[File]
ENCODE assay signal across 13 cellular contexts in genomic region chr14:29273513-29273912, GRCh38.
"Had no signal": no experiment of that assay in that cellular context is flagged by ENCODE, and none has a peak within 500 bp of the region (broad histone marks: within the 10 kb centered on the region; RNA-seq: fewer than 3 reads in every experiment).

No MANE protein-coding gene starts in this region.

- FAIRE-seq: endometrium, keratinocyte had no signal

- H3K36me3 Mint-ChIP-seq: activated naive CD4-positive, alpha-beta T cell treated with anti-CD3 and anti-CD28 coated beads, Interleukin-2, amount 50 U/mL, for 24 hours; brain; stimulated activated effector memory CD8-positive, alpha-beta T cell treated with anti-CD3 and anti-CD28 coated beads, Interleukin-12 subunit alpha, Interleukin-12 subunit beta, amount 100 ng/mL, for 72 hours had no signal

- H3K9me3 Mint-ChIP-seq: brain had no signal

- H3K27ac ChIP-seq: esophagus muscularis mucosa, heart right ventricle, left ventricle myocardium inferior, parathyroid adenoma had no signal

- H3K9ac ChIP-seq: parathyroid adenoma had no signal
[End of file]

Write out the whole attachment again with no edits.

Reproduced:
ENCODE assay signal across 13 cellular contexts in genomic region chr14:29273513-29273912, GRCh38.
"Had no signal": no experiment of that assay in that cellular context is flagged by ENCODE, and none has a peak within 500 bp of the region (broad histone marks: within the 10 kb centered on the region; RNA-seq: fewer than 3 reads in every experiment).

No MANE protein-coding gene starts in this region.

- FAIRE-seq: endometrium, keratinocyte had no signal

- H3K36me3 Mint-ChIP-seq: activated naive CD4-positive, alpha-beta T cell treated with anti-CD3 and anti-CD28 coated beads, Interleukin-2, amount 50 U/mL, for 24 hours; brain; stimulated activated effector memory CD8-positive, alpha-beta T cell treated with anti-CD3 and anti-CD28 coated beads, Interleukin-12 subunit alpha, Interleukin-12 subunit beta, amount 100 ng/mL, for 72 hours had no signal

- H3K9me3 Mint-ChIP-seq: brain had no signal

- H3K27ac ChIP-seq: esophagus muscularis mucosa, heart right ventricle, left ventricle myocardium inferior, parathyroid adenoma had no signal

- H3K9ac ChIP-seq: parathyroid adenoma had no signal